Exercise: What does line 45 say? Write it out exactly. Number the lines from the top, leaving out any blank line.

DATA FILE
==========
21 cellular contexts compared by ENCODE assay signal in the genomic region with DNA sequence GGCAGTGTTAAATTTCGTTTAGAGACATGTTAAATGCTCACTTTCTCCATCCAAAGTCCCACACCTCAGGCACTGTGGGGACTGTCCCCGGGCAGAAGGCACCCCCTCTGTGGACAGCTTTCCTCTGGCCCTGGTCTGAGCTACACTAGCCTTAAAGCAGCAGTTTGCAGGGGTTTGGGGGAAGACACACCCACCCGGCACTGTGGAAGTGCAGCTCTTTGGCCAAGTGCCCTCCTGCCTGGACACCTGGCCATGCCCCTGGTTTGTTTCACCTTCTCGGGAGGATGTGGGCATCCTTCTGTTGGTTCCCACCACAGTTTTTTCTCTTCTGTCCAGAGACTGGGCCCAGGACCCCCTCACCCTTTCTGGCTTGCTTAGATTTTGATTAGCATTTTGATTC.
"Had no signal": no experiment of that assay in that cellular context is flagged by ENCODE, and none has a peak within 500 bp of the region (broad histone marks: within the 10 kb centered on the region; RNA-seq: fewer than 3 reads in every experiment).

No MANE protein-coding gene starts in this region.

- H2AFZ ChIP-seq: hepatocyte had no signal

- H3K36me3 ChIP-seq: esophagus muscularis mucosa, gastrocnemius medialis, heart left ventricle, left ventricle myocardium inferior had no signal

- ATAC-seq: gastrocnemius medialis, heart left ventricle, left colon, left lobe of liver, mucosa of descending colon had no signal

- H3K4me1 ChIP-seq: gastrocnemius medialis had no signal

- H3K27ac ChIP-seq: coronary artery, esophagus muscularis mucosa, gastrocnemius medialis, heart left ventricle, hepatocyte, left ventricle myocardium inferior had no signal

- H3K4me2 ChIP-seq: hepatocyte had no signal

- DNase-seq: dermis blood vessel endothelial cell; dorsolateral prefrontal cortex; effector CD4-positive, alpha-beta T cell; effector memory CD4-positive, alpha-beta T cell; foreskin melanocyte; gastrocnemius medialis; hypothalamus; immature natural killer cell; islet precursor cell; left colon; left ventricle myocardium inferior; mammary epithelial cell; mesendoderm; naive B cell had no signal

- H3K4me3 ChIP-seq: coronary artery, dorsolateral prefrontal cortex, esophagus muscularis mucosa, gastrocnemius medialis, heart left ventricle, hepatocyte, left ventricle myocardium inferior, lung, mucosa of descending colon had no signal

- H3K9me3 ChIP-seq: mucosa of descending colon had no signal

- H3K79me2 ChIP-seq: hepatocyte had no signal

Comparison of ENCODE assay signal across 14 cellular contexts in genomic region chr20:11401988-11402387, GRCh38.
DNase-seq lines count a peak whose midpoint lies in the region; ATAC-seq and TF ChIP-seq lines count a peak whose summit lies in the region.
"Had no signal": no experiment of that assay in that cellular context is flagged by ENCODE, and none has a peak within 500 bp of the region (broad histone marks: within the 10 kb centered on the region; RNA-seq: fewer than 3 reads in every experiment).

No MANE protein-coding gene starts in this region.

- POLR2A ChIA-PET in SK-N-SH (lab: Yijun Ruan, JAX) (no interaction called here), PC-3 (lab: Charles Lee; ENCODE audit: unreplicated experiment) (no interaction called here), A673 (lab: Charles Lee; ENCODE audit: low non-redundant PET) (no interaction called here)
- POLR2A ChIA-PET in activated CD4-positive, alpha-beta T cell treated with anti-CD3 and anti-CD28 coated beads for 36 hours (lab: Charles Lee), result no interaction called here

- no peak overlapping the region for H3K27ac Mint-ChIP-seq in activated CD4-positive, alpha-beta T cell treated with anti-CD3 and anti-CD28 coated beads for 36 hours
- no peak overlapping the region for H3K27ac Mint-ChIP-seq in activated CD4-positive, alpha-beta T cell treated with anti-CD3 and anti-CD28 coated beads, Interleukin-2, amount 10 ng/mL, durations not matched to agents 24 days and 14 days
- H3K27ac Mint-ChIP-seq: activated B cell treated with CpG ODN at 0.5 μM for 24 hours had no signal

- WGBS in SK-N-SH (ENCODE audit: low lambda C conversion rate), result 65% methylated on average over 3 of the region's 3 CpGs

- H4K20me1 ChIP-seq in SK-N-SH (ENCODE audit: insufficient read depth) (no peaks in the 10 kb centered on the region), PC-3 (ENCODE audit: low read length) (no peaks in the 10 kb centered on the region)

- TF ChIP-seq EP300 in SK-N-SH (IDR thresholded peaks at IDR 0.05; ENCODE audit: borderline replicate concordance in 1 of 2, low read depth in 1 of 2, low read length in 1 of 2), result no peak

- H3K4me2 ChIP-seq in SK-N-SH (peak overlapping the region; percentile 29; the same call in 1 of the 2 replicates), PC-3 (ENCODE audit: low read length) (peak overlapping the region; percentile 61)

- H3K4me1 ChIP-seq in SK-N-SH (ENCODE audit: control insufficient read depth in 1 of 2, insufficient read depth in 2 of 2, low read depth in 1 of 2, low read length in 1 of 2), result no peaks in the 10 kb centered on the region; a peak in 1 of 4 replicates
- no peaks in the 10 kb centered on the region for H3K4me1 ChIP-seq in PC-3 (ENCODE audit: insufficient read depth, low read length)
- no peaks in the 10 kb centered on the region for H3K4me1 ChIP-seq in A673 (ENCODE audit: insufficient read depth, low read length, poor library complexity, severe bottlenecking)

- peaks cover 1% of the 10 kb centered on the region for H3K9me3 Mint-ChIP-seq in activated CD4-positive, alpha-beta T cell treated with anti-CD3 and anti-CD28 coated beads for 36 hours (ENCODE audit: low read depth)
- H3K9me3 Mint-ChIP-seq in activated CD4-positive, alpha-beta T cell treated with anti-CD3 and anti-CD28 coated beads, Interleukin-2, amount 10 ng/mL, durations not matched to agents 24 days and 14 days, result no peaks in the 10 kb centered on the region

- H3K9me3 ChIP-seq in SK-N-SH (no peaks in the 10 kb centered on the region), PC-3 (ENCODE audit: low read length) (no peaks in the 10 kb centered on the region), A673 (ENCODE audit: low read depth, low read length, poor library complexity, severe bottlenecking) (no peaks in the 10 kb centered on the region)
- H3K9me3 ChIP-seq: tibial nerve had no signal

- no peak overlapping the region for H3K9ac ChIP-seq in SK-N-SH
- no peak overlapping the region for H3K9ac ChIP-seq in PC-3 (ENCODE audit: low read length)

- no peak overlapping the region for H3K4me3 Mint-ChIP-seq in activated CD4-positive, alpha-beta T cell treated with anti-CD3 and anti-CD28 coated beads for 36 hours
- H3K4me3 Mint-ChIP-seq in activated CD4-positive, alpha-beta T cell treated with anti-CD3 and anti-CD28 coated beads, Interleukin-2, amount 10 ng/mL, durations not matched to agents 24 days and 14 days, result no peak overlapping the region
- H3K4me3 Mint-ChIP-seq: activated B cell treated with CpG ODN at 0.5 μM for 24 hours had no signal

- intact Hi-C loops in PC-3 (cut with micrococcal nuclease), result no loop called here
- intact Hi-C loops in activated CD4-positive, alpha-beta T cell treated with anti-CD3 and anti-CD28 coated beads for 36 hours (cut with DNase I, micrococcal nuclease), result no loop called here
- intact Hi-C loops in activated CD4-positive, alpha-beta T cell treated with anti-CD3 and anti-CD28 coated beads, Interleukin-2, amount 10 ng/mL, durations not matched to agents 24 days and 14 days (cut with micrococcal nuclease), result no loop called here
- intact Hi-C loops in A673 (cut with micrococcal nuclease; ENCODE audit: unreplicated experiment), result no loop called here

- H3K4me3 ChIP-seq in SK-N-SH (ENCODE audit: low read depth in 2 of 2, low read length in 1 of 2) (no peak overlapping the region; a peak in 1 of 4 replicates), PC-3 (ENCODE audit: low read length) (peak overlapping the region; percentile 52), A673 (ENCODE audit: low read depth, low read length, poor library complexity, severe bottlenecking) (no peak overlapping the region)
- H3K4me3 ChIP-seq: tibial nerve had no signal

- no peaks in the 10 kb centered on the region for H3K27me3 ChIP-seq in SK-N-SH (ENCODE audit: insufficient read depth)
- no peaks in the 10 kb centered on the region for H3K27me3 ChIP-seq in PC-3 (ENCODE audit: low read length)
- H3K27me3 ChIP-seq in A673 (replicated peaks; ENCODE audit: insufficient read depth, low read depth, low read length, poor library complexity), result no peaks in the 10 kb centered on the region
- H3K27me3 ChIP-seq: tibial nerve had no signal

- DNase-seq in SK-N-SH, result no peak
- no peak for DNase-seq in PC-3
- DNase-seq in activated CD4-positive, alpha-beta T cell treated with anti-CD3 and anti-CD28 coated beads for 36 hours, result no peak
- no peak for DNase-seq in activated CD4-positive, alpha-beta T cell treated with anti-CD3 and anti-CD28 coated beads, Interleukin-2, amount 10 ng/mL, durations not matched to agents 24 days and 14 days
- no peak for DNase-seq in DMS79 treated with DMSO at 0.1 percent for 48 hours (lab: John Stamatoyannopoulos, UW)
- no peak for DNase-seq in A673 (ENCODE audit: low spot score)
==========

- no peaks in the 10 kb centered on the region for H3K27me3 ChIP-seq in SK-N-SH (ENCODE audit: insufficient read depth)